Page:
Brittney is a dying breed of promotors who is truly booking shows for the love of music.  She puts her whole heart into it, watches every band, sings along and makes you feel like you part of the family.  We will miss working with her and wish her all the best in whatever she does and wherever she goes. 

It’s always sad to hear that a venue is closing down.  As a local band, it’s hard to find places to play that are supportive of original music and willing to take a chance on an unknown band or artist.  The Court Tavern has become somewhat of a home away from home for our band.  We have played countless shows at this venue and have it to thank for so much.  It comes and goes and we hope that this is not the end for a room with such history in the New Jersey scene. –Michelle Belveduto, Control

Every week, I looked forward to getting out on Wednesday evening to attend, and on rare occasion play at The Sessions Open Mic night at the Court Tavern. There was something special about Wednesday evenings that’s difficult to classify.  The environment was comfortable and supportive for artists who were looking to try out new material, jam with other musicians or even interpret a few covers. Anything went and everyone was welcome.  New friendships were forged.  It was not uncommon for group sing-alongs or cross-collaborations to occur, and in the process friends became family.  Brittney cultivated that positive energy, through her kindness and her unconditional support of all of the artists involved.  She’s a beautiful human being and I am honored to have had the opportunity to get to know her. It will be sad to see her leave but I wish her nothing but the best in her future pursuits, in music and in life. –Kimi Howe, Casino Sundae

I was a latecomer to the Court Tavern; I only started going a little over a year ago. My initial visits were prompted by a project I was doing for a class, but I quickly realized that the Court Tavern was more than just a performance venue. The Court Tavern, under Brittney Dixon’s guidance, was a supportive community that welcomed everyone who shared a passion for live music.

In the fall of 2015, I began going to the open mic nights that Brittney held on Wednesdays. I felt a bit out of place up there, playing folk music on the accordion in a historically significant punk rock bar, but Brittney and the other musicians gave me a very warm reception. I started going every single week, and with each open mic, I realized how open-minded, friendly, and supportive everyone there was. I credit Brittney entirely for fostering this type of environment. It quickly became a safe place for me to go and express myself, meet up with other musicians, and listen to an astonishing amount of phenomenal music.

Brittney’s commitment to the local music scene didn’t seem to have any boundaries. She would do everything possible to make sure everyone was comfortable and enjoyed themselves. She would cheer every performer on loudly, she would encourage collaboration, and she made sure everyone knew they were a part of a community. The other regulars at the Court Tavern and the musicians who would play there became part of a family, and Brittney was the matriarch, making sure everything was running smoothly, that everyone felt included, and that we all supported each other.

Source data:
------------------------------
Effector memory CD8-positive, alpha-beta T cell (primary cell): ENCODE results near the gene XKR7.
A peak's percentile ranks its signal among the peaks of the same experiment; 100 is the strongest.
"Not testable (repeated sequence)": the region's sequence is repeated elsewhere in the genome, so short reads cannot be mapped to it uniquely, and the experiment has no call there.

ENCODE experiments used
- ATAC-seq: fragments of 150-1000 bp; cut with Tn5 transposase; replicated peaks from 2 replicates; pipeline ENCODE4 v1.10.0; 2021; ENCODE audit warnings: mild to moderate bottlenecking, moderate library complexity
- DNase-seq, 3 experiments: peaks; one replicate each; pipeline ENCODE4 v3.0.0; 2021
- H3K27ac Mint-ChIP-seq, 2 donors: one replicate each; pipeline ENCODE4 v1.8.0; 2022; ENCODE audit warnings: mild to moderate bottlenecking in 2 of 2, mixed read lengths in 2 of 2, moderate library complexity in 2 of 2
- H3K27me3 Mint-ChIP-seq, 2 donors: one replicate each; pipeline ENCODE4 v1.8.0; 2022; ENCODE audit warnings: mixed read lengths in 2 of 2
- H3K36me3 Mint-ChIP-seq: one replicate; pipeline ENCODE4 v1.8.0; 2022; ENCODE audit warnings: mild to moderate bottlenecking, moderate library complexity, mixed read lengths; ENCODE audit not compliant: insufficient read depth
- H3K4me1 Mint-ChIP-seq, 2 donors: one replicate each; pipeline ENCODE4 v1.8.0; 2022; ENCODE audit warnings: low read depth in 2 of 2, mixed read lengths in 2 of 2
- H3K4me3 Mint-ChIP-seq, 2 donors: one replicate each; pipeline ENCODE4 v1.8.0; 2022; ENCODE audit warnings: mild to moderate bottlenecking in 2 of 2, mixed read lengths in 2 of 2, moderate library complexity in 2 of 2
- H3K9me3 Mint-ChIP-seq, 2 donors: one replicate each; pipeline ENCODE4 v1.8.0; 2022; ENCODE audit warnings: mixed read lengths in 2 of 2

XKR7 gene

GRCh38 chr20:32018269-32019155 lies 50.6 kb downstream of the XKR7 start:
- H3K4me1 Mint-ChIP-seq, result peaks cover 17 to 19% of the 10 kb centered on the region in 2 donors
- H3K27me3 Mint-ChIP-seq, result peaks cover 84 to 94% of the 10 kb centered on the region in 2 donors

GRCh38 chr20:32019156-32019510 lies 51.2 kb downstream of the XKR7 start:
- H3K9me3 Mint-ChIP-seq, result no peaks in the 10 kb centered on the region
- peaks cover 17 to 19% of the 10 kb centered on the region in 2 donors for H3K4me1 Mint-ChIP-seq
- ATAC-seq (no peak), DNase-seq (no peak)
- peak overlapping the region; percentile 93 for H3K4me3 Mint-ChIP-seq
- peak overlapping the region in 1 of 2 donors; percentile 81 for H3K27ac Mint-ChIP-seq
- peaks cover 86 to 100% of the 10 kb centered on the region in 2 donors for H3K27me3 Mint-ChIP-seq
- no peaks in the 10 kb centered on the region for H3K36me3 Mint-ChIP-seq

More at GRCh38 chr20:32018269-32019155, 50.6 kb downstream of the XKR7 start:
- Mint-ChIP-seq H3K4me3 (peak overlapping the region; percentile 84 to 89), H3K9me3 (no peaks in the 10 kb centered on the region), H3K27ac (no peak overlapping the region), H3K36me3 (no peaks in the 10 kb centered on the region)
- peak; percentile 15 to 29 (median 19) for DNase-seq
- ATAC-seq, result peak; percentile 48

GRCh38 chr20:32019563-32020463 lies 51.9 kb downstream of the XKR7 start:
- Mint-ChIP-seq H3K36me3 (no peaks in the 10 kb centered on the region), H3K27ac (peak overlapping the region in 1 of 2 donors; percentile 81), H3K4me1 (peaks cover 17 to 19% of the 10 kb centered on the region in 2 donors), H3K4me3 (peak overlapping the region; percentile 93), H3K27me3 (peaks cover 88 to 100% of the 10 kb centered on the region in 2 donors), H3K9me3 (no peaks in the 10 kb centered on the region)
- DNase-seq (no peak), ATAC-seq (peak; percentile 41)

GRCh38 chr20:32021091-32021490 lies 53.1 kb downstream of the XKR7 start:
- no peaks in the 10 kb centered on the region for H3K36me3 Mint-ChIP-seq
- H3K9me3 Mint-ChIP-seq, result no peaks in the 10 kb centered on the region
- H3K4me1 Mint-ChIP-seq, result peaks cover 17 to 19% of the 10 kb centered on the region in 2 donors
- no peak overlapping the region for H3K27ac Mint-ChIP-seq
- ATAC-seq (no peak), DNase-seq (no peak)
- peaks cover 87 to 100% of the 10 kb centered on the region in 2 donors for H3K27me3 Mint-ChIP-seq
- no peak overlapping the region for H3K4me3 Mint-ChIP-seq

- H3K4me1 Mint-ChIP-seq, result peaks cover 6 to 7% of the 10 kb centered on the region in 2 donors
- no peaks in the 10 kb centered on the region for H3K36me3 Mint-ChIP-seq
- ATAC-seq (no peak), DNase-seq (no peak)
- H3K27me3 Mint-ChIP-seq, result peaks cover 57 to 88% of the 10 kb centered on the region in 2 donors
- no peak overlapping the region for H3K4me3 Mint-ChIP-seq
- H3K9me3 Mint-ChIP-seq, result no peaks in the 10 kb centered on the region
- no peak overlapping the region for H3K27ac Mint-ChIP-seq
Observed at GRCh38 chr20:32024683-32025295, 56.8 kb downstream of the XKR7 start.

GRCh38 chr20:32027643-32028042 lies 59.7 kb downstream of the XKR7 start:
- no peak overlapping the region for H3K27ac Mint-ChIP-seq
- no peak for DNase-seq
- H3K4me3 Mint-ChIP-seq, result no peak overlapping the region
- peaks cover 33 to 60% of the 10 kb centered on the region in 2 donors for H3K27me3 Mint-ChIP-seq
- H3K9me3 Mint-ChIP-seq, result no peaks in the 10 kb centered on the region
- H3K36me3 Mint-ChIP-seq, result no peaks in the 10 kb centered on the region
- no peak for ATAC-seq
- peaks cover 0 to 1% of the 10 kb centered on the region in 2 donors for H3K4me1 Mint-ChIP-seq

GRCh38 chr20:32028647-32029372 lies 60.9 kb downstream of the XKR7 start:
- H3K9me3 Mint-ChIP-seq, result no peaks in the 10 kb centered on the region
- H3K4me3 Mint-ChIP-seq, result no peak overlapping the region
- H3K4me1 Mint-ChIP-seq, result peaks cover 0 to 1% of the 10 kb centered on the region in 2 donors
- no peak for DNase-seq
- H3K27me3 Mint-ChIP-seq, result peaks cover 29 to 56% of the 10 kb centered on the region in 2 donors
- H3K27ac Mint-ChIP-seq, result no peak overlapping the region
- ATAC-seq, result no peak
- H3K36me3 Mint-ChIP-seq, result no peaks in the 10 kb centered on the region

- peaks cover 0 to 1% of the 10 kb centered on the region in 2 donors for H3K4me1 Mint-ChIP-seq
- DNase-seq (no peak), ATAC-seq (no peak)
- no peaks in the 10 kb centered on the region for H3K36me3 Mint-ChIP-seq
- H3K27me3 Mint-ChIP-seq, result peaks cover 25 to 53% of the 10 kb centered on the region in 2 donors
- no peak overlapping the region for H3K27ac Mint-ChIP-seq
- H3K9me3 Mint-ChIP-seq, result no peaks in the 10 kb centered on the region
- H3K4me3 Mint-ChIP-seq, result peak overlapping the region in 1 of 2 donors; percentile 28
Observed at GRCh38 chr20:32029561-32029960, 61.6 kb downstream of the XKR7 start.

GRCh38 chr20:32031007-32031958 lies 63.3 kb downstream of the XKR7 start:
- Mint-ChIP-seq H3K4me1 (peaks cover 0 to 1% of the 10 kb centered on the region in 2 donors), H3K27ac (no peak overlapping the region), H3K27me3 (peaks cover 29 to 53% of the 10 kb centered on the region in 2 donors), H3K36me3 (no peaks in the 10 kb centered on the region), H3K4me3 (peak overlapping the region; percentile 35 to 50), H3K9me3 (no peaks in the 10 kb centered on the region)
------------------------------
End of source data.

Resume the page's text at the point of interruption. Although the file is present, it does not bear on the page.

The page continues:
I’m going to miss the Court Tavern. I’m not sure other venues can recreate the sense of familial inclusiveness that Brittney did at the Court. Those nights playing music and hanging out with my friends meant a lot to me, and I’m saddened to see them go. Even so, I will always remember my time at that New Brunswick institution with a great fondness and affection.

Thank you, Brittney, for all you’ve done for the Court Tavern, the local New Jersey music scene, and for all of us who loved that bar and the community it housed. George Lykogiannis, Floyds Row

The Court Tavern was a great place to hang out and watch people perform. Brittney has faith in us; she has done so much for us! I’m glad I took the opportunity to perform at the open mic night. Because of Brittney, I wouldn’t be so afraid of singing in front of everyone. In other words, she made me more confident. –Alessandra Yanussi

I’ve been performing live music for about 17 years.  It’s not always fruitful, but money was never the reason I played.  Next to my wife and daughter, music is what I live for.  Being that I’ve been playing for a while I’ve gone through my fair share of line-ups, which required me to get creative from time to time.  From Jersey Drive’s Acousta-punk duet at the Rail House’s “Soft Sounds and Creative Wonders” to the Court Tavern’s “Halfway to Halloween Cover Show” where Death by Fiction was born sporting leather pants and face paint, Brittney has given me an opportunity to let the music in my heart and soul be free.  There’s no “thank you” big enough for what you’ve let me create.  I am forever grateful, and I love you. –Ed Hussey, Death by Fiction